Contribute to PyMC4

Hi everyone,

I will soon have some time in my hands; I thought about rolling my own framework based on Rust, but after some reflexion I am not sure it will bring something new (perhaps clarifying my thoughts about what a good probabilistic language should look like), and I think it is an unnecessary a duplication of efforts. I am just going to throw here a few things I would have liked having when I was using PyMC3, and maybe some of these you would like me to investigate and try to integrate in the library:

  • Iterative sampling a-la deep learning. I may have missed a functionality, but I have always found the fact that inference needed to proceed in batches frustrating. I have a little experience with deep learning, and the ability to plug in tensorboard to get metrics while training is just so useful. There may be a good reason why we don’t want that here, but being able to sample iteratively would be a big plus for me.
  • Being able to re-start inference from a checkpoint. Again, might have missed something.
  • Continual learning. I know this is a tough one, but isn’t this the big claim of Bayesian statistics?

Let me know if there is something you find particularly interesting/that you would like to integrate in the library. I’m also happy to help with something else.


Hi @rlouf,
Love your work on :hugs: transformer - are you looking to integrate it with some Bayesian source?

As for your question itself, I think these are certainly functionary that could be added, but lower level control probably makes more sense to do it in TF/TFP itself. FWIW, you can use PyMC4 to generate the log_prob/loss function, and plug into an inference workflow of your choice.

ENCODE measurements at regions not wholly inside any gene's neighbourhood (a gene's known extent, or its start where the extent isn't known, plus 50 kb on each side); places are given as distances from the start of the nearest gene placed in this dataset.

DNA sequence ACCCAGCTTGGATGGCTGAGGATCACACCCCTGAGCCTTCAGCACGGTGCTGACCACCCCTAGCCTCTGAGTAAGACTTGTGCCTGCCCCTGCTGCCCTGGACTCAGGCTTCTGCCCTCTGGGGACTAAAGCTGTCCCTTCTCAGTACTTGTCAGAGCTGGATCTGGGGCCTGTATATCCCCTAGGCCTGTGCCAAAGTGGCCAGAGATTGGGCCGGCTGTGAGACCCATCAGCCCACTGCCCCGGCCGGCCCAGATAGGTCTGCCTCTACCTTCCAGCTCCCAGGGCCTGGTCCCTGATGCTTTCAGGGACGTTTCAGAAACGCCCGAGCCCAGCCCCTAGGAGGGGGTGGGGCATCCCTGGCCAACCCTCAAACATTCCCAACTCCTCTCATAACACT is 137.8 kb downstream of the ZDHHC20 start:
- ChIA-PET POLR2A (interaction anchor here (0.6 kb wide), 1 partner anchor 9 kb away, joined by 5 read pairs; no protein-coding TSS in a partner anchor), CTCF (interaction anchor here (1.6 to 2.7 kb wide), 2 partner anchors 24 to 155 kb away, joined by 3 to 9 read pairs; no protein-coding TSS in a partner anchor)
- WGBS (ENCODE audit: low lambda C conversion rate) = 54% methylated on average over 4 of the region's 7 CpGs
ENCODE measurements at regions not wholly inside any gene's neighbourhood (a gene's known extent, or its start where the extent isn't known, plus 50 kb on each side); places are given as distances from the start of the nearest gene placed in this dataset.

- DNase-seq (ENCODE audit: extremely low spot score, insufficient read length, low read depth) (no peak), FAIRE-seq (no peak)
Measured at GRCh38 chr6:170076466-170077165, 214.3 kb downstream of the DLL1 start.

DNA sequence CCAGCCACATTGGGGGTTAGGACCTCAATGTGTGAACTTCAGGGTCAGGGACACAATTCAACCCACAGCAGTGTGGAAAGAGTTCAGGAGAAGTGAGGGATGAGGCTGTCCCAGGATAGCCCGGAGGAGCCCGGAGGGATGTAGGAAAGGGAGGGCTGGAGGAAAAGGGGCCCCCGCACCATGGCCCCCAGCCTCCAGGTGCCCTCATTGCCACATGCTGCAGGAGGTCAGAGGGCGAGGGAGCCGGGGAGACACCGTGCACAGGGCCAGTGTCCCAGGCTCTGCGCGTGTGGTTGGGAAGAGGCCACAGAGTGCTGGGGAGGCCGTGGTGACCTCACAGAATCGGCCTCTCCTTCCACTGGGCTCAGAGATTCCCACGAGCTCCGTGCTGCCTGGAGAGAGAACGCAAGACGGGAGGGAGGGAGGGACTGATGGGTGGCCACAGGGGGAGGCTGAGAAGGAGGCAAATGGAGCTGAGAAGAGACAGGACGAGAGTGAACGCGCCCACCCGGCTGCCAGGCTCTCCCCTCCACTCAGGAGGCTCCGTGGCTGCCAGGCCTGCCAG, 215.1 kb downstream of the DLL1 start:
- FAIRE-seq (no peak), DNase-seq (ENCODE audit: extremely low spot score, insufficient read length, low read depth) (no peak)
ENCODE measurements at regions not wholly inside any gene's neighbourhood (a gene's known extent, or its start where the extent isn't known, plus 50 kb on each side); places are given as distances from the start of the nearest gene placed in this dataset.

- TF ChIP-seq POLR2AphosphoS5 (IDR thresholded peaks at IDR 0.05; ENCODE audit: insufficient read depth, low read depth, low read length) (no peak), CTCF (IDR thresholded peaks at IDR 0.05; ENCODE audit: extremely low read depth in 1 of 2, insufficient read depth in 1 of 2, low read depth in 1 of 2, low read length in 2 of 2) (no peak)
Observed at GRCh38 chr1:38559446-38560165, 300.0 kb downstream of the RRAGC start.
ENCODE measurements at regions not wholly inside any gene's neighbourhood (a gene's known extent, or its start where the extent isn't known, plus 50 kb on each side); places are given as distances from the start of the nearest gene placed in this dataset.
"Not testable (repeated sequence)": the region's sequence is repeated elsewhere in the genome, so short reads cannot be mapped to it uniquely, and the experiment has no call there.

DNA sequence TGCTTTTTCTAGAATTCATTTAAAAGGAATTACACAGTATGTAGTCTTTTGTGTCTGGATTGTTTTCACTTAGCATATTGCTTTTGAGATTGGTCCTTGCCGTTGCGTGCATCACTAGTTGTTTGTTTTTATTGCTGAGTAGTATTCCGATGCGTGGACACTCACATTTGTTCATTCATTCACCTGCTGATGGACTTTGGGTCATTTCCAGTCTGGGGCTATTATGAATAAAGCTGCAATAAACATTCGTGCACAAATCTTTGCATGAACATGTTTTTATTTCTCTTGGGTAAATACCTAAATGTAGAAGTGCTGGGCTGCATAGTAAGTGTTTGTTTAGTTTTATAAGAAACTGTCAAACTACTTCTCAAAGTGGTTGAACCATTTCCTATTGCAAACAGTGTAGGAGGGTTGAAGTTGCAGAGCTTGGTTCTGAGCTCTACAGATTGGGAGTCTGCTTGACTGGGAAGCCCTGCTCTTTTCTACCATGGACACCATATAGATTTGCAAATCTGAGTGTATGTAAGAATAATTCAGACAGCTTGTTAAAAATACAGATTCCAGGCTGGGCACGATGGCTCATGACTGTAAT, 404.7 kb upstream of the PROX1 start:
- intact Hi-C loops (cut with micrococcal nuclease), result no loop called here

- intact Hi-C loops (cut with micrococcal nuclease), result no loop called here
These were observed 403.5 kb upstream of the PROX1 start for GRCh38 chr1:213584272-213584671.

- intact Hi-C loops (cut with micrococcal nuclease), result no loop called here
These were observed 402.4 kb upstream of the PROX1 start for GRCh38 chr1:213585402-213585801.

As for iterative sampling, do you mean being able to do a for loop that train and fetch metrics at the same time?



Yes. I know that it doesn’t make sense for small models / datasets but I’ve had to sample big models in the past and being able to compute metrics while training would be have been super useful. I also suspect that as the methods become more widespread people will want it run deep-learning-like super long trainings in which case being able to monitor the model may be useful.

I started writing an inference « machine » in Rust that is an iterator over samples and the flow feels pretty nice. Being a low-level language this adds very little overhead. Maybe it is implemented like this in TFP already?

Something else I think is interesting in terms of big models is minibatch inference. But again, not sure this is something you want to have in an high-level library right now.

I’m also happy to help with anything (code, docs, examples).

These are just my thoughts, but I always thought State Space Modeling was fascinating and a fundamental way to do time-series statistics, and I would be willing to help out with the coding for any effort going in that direction.